Major League Baseball has tried for several years to improve pace of play, but games, ironically enough, have never been longer. The average MLB game has lasted roughly three hours and five minutes this season – a record.

A pitch clock would likely change that.

“I’m extremely pro-pitch clock,” Yahoo! Sports MLB columnist Jeff Passan said on CBS Sports Radio’s The DA Show. “The game slows down to a molasses pace on the whims of a pitcher who just wants to stand there and try to disrupt the timing of the hitter, or the hitter decides to step out and take his good old time adjusting his batting gloves and really gets nothing out of it. I think if you put a pitch clock into Major League Baseball, it would immediately shave a minimum of 10 minutes off the game, and it’s probably closer to 12 or 13.”

 

 

Baseball implemented a pitch clock in the minors in 2015. It could be coming to the majors in 2018.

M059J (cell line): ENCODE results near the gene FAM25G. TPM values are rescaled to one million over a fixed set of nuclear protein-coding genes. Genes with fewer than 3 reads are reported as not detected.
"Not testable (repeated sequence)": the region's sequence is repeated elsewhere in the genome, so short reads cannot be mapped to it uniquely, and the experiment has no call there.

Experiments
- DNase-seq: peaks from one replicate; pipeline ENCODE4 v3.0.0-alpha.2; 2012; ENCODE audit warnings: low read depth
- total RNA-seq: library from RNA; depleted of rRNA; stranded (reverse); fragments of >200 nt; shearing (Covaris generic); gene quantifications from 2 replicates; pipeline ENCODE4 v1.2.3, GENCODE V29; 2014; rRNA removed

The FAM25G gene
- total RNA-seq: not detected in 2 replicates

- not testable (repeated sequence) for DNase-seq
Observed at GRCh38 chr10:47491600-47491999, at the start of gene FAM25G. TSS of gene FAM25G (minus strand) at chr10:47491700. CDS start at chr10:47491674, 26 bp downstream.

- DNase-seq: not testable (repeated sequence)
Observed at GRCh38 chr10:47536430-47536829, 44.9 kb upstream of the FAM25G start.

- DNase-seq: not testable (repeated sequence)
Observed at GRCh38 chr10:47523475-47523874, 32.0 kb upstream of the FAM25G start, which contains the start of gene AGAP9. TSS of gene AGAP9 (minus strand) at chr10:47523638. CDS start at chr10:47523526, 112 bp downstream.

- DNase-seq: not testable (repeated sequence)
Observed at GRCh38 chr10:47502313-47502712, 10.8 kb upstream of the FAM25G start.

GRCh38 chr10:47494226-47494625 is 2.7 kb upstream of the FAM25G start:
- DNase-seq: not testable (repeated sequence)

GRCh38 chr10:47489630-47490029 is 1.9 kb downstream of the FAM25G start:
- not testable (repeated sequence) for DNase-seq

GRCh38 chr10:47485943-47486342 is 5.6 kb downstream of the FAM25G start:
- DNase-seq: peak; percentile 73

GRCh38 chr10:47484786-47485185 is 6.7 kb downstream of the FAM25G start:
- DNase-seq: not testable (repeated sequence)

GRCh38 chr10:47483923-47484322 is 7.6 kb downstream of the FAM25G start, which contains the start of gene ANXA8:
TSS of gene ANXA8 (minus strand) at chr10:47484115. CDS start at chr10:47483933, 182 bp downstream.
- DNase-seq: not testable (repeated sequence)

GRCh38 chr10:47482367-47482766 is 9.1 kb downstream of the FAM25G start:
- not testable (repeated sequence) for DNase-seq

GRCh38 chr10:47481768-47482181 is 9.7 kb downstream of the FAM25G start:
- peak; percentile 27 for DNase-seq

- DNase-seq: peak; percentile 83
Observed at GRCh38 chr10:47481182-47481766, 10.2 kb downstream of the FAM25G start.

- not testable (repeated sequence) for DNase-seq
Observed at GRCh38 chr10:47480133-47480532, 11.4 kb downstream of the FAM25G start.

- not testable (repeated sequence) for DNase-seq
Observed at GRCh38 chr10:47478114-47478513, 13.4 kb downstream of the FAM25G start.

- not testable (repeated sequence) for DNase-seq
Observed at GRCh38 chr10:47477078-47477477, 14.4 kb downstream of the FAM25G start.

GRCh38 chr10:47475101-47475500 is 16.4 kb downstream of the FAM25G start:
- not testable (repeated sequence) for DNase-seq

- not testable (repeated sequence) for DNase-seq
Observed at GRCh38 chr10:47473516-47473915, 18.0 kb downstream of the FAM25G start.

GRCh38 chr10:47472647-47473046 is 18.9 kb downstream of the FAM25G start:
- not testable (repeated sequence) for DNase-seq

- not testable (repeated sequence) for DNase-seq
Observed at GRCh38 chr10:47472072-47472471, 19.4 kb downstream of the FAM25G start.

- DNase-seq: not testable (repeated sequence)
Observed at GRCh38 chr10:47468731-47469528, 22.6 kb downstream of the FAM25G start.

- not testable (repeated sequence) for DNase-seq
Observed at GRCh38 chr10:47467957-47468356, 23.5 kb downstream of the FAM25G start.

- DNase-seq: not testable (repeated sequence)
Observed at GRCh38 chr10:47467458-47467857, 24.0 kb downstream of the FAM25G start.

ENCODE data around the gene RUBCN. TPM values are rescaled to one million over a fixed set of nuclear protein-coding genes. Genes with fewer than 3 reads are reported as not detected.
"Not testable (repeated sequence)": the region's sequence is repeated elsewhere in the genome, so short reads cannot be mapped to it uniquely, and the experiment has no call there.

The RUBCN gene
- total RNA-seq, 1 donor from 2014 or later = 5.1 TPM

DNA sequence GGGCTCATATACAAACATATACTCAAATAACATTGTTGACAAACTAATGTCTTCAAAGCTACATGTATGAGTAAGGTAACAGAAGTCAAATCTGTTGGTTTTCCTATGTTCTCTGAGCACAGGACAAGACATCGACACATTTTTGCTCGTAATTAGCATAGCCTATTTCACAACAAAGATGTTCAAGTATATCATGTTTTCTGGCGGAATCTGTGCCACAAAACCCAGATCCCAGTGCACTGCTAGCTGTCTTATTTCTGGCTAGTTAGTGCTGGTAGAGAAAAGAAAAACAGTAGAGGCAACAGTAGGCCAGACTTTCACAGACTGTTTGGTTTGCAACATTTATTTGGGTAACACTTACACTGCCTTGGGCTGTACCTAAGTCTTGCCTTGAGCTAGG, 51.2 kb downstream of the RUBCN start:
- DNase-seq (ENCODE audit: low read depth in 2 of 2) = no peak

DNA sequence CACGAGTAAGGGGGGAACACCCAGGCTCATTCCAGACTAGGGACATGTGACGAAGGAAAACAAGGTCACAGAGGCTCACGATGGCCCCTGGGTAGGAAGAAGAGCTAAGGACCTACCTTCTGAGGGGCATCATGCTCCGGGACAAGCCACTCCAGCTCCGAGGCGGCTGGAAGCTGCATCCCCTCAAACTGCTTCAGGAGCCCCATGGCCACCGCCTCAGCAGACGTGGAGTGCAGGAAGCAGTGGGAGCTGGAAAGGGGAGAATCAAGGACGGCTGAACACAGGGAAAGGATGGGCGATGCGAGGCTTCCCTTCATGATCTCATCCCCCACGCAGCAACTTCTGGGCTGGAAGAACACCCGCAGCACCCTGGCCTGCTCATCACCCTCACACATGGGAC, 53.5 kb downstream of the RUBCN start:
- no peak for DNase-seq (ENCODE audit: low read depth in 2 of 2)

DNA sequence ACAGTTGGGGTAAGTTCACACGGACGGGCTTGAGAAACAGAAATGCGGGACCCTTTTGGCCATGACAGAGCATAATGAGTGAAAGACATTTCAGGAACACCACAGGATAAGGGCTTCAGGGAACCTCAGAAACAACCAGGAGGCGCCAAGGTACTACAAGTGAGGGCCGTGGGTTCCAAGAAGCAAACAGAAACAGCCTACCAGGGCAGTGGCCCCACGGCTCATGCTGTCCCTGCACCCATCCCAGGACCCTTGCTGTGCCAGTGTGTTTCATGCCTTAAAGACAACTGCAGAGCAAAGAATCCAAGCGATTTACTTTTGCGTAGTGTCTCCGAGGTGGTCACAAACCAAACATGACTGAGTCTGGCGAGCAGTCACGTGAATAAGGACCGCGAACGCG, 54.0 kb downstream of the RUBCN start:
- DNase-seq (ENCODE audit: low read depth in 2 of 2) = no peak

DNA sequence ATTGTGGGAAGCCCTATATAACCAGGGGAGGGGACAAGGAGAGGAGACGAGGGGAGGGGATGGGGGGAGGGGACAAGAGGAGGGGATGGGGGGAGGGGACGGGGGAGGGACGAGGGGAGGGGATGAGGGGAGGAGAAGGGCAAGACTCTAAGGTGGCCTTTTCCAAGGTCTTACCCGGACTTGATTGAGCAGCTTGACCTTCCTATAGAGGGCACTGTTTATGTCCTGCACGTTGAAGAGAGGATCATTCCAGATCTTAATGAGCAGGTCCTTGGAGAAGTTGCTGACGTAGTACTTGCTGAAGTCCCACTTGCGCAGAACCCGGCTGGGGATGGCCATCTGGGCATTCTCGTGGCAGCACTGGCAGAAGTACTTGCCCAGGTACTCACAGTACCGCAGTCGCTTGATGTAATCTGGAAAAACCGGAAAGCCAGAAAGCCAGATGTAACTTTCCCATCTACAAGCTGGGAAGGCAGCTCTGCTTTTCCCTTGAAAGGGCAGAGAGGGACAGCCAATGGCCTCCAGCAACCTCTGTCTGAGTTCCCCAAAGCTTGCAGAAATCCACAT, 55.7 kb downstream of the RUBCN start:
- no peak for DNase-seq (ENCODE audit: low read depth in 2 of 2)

“(The games) are literally longer than they have ever been,” Passan said, “and there’s an easy fix waiting right there for it, something that’s not only going to cut time down from the game, but actually quicken the pace of the game itself. There are certain at-bats when a pitcher who works quickly will get in there and a hitter who doesn’t step out of the box will get in there, and I’ll watch those at-bats and be like, ‘Oh, my God, this is what it could be like. This is enjoyable. This is fun. This makes it seem like the action is happening again and again again’ – as opposed to a normal baseball game, where you’re sitting there and you hit the pause button for a while. I applaud baseball for doing that, whether it’s unilaterally or in conjunction with the players’ association. I think it’s due time.”

And if some players or fans don’t like it, well, tough. If baseball does not improve pace of play, the sport could lose a lot of fans, if it hasn’t already.

“I understand that baseball has always been quote-unquote a game without a clock,” Passan said. “Well, baseball is a game that needs a clock right now.”

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